Training and skills
NCEO will provide access to its Researcher Forum, staff conferences/workshops and national-level training.
There will be the opportunity to receive training at the UK Met Office and UKCEH related to using and analysing the JULES land-surface model. Training by UKCEH will cover Bayesian optimization methods and probabilistic programming, including using the ConFire attribution system.
Training will be provided to the student on the Earth System Model Evaluation Tool (ESMValTool) and processing on the ALICE (Leicester) and JASMIN (NERC) HPC facilities.
The student will take the MSc module GY7709 (Satellite Data Analysis in Python) at UoL and other modules deemed suitable.
Partners and collaboration
This project has been developed in collaboration with the UK Met Office and UK Centre for Ecology and Hydrology who will co-supervise the project.
In addition, a variety of other collaborations include:
- European Space Agency – Climate Change Initiative (via Prof Boesch, ESA Greenhouse Gas CCI and Dr Parker, ESA CCI Climate Modelling User Group)
- NCEO collaborators working on JULES analysis and machine-learning emulation (at University of Leicester and University of Reading)
- JULES land surface modelling (via HEIs and NERC Centres)
- Digital Twin modelling activities (via NERC and ESA)
We would very strongly encourage anyone considering an application to get in touch with us for an informal chat about the project at an early stage. This will help the candidate in the preparation of their application.
Please contact us at: Dr Robert Parker – NCEO University of Leicester – [email protected]
To apply to this project please visit: https://le.ac.uk/study/research-degrees/funded-opportunities/centa-phd-studentships
Literature review and refinement of research questions. Training and familiarisation with JULES land surface model, initial JULES simulations using the ISMIP framework. Training regarding techniques for incorporating observations and model output. Potential placements (COVID-dependent) at UKCEH (Wallingford) and/or UK Met Office.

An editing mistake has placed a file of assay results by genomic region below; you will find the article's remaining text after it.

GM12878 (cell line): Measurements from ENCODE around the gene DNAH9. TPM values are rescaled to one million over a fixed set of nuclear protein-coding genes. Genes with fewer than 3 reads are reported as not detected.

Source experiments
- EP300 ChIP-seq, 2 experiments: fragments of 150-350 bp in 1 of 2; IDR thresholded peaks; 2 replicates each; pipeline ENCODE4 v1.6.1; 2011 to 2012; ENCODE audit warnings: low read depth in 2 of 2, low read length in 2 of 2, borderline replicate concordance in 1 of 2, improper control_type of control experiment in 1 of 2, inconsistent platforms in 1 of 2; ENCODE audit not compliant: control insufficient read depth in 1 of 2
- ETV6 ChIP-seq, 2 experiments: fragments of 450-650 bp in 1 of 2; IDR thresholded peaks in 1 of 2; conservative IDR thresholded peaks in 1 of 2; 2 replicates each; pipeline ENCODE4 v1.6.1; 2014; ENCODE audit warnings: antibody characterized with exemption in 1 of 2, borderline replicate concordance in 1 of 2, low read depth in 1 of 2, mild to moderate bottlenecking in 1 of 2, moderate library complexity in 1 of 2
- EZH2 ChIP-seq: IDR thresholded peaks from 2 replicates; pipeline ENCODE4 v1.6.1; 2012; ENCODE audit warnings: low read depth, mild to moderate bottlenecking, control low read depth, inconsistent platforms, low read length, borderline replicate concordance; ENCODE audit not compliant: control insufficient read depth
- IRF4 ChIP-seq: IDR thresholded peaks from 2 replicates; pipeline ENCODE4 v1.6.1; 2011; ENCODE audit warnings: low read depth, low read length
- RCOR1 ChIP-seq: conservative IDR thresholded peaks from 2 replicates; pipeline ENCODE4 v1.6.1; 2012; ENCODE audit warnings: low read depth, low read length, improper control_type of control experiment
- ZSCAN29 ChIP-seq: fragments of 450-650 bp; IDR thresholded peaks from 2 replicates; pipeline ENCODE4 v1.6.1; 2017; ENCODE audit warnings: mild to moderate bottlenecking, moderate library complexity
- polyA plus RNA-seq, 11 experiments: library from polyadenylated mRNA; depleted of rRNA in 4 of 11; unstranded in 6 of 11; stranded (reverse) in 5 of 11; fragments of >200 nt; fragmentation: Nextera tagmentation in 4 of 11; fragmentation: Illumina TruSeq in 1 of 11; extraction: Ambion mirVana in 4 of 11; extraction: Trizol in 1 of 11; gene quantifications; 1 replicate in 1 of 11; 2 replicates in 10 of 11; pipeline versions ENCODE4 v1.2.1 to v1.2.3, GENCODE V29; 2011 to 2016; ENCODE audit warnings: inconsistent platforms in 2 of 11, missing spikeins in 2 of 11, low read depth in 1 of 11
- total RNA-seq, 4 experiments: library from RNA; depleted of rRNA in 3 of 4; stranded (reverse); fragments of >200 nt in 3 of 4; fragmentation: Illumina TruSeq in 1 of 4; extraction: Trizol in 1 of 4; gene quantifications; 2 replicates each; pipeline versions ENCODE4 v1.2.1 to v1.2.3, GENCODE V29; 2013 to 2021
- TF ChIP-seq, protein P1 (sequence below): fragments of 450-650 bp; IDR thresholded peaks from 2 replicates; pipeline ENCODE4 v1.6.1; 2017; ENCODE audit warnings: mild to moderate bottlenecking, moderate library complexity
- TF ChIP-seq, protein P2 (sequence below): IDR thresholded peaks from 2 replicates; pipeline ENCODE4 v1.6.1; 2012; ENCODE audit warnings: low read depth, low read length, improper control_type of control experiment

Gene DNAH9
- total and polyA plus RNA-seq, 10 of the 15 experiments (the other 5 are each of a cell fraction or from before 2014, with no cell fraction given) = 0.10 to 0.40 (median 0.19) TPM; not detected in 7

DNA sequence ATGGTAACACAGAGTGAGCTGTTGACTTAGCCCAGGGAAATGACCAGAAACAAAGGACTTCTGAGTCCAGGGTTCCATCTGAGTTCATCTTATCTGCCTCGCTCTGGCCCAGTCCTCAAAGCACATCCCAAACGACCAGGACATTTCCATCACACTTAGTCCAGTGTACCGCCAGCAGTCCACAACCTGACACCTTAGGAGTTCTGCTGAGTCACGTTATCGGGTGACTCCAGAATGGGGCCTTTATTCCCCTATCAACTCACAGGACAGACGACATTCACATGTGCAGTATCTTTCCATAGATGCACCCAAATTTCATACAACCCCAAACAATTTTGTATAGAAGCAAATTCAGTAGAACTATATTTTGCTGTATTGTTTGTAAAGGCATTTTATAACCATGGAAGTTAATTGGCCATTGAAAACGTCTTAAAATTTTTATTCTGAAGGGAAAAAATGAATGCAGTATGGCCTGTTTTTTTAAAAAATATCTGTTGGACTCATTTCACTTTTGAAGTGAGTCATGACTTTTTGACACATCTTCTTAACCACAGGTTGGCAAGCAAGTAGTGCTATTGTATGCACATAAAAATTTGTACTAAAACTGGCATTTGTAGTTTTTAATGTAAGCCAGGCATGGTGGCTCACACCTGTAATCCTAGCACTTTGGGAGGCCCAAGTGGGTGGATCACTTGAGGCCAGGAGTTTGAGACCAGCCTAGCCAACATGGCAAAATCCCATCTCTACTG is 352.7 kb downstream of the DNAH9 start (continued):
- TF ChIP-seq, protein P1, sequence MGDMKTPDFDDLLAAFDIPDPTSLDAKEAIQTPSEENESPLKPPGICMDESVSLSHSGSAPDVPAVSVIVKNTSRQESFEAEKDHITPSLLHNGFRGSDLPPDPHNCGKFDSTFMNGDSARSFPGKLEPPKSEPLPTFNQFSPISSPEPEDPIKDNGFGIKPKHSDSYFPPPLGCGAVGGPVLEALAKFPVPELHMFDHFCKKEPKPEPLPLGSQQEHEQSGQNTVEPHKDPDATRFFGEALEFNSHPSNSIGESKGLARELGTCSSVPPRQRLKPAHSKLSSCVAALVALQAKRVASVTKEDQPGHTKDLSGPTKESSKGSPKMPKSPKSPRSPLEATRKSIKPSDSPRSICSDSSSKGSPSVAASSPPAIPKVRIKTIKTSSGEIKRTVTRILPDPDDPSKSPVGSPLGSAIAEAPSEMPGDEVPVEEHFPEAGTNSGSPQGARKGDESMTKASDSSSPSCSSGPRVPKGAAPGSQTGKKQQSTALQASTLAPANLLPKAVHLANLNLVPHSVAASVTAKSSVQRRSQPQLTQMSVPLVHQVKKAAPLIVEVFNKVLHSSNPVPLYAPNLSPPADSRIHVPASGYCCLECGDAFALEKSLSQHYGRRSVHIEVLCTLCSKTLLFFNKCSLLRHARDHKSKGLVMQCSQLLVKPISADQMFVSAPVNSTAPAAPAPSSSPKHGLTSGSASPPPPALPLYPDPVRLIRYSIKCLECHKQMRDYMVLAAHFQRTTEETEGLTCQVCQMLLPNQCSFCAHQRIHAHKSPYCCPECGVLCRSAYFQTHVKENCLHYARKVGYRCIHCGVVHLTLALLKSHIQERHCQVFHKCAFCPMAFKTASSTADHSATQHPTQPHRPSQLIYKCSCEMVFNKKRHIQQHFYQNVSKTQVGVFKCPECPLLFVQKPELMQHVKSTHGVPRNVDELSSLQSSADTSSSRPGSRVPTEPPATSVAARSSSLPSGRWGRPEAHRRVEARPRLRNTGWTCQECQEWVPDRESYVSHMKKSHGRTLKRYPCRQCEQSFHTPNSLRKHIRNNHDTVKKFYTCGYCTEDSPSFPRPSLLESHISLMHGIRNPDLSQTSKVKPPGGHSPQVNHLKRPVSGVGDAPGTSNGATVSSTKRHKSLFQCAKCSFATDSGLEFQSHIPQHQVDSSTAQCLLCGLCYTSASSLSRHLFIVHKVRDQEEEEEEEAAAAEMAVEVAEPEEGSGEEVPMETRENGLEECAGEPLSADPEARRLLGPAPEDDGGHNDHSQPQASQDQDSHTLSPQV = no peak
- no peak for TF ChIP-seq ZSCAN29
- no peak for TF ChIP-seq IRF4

Development of machine-learning based emulator to contribute to explainability of JULES output. Analysis to incorporate new satellite observations. Journal publication aimed at describing emulator development and performance.
Analysis of JULES driven with ISIMIP future climate scenarios. Journal publication aimed at climate impacts related to key science questions around fire activity and the key climate drivers as identified by emulator analysis.
- “Firing up ambition”, Clim. Chang. 10, 1 (2020). https://doi.org/10.1038/s41558-019-0680-9
- Phillips, N. and Nogrady, B., “The race to decipher how climate change influenced Australia’s record fires”, Nature 577, 610-612 (2020), https://doi.org/10.1038/d41586-020-00173-7
- Hantson, S. et al.: The status and challenge of global fire modelling, Biogeosciences, 13, 3359–3375, https://doi.org/10.5194/bg-13-3359-2016, 2016
- Kelley, D.I., Bistinas, I., Whitley, R. et al., How contemporary bioclimatic and human controls change global fire regimes. Clim. Chang. 9, 690–696, 2019, https://doi.org/10.1038/s41558-019-0540-7 – Accessible via https://core.ac.uk/download/pdf/226936315.pdf
- Burton, C. et al.,, Representation of fire, land-use change and vegetation dynamics in the Joint UK Land Environment Simulator vn4.9 (JULES), Geosci. Model Dev., 12, 179–193, 2019, https://doi.org/10.5194/gmd-12-179-2019
There is no expectation that future COVID-19 restrictions would adversely affect this PhD in any significant way. Ideally, training would be delivered in-person (e.g. at the UK Met Office and UKCEH) but we have substantial experience of delivering this training remotely. Furthermore, this project will work closely with a wide team of collaborators (e.g. UoL Greenhouse-Gas Remote Sensing Group, UKESM Core Group, UK JULES Science Community, ISIMIP Community) who have been successfully collaborating remotely for the past two years. We are confident that the arrangements in place would fully support the student throughout their PhD, regardless of any future restrictions.